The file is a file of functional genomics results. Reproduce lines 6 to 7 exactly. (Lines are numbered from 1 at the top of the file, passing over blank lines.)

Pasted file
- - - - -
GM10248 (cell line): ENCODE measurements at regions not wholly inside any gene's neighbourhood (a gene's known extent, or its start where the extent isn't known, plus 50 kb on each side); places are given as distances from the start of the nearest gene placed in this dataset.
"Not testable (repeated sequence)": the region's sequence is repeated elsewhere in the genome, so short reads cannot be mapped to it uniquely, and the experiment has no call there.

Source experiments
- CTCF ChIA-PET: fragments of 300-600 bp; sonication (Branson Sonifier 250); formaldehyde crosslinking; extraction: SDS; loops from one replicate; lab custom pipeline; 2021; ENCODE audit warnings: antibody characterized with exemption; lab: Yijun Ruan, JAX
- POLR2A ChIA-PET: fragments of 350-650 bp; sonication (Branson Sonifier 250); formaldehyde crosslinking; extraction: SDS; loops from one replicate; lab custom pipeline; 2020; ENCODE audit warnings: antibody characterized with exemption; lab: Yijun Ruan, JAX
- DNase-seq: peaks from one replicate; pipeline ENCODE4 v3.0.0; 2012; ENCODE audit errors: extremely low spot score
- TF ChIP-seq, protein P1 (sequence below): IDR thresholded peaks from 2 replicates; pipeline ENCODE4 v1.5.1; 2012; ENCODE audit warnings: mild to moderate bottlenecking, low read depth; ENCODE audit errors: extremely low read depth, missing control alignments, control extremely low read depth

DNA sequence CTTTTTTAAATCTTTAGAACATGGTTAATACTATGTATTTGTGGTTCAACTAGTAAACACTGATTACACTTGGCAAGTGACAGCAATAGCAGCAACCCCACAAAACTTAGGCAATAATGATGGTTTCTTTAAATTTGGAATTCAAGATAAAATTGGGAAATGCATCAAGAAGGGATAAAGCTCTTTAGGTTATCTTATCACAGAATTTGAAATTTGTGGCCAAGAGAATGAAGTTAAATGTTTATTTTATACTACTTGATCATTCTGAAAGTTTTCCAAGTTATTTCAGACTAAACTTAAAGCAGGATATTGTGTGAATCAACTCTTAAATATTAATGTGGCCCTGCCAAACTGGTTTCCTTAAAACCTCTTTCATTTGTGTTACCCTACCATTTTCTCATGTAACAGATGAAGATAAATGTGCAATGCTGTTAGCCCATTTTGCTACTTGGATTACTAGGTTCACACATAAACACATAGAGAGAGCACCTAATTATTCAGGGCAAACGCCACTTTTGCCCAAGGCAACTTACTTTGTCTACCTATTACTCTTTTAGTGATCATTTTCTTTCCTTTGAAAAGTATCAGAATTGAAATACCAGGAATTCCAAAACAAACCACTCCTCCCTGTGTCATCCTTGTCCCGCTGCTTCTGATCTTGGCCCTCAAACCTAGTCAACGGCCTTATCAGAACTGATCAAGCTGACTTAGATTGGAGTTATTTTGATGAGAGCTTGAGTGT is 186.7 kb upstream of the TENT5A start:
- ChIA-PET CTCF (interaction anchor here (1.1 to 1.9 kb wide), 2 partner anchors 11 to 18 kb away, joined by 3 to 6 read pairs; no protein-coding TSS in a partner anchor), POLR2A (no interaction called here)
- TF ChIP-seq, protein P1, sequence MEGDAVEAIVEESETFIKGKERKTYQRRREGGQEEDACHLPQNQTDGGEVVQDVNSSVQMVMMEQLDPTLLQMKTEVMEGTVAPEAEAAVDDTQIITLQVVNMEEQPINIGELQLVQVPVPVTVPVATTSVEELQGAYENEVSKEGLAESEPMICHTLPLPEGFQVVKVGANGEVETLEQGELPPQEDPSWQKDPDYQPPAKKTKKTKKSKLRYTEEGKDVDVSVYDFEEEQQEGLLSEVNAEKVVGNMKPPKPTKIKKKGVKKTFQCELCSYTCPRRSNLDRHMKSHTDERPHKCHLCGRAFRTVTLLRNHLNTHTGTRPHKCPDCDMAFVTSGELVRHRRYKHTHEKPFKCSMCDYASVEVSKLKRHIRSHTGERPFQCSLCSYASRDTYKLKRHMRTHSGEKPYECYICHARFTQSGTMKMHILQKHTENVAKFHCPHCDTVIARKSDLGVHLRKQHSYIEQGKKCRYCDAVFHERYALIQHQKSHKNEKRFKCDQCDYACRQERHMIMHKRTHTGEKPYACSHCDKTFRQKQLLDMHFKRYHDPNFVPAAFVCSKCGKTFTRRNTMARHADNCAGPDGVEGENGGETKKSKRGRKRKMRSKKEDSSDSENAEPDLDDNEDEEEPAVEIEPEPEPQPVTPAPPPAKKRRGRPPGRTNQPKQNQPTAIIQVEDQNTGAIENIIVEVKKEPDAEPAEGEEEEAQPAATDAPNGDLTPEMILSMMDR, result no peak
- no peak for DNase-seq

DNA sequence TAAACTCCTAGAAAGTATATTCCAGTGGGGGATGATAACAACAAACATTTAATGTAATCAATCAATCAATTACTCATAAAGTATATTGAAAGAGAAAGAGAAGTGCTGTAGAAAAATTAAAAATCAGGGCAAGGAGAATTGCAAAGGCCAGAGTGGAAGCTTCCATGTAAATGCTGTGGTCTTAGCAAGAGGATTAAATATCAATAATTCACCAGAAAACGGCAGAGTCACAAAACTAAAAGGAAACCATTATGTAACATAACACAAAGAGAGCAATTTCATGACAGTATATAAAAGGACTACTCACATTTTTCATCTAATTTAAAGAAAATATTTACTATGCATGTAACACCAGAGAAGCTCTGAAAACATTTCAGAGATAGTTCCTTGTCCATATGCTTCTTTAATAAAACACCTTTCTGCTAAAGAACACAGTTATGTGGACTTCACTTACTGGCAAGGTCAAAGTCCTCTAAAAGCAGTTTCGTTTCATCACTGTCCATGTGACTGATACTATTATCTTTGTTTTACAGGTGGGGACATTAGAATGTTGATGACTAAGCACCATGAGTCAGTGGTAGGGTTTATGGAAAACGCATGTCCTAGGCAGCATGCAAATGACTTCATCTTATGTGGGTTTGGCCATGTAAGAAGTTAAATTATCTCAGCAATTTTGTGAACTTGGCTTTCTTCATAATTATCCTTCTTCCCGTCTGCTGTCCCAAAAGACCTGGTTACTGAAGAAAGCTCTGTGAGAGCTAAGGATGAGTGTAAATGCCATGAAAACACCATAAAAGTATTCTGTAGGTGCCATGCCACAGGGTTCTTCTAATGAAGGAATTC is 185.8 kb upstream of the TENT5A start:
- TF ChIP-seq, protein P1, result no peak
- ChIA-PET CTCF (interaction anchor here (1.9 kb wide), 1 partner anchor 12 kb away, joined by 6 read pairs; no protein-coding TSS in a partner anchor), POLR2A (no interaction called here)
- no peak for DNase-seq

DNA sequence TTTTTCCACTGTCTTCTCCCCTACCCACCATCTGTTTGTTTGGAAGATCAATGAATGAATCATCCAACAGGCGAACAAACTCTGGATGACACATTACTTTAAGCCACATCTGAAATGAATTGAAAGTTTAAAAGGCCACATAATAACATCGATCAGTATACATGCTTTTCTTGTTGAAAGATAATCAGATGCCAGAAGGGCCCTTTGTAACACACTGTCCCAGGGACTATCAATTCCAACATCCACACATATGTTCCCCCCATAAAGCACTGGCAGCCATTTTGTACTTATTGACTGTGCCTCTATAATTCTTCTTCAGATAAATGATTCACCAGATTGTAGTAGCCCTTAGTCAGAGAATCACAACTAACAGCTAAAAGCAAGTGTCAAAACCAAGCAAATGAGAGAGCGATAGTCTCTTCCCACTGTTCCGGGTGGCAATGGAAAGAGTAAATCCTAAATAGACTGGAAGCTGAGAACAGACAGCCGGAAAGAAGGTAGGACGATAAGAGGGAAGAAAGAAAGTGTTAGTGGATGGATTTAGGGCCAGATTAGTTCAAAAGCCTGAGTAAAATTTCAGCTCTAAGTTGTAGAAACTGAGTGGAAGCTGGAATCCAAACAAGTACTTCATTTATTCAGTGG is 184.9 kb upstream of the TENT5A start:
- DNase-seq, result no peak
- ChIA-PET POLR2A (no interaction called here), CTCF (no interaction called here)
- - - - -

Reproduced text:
- DNase-seq: peaks from one replicate; pipeline ENCODE4 v3.0.0; 2012; ENCODE audit errors: extremely low spot score
- TF ChIP-seq, protein P1 (sequence below): IDR thresholded peaks from 2 replicates; pipeline ENCODE4 v1.5.1; 2012; ENCODE audit warnings: mild to moderate bottlenecking, low read depth; ENCODE audit errors: extremely low read depth, missing control alignments, control extremely low read depth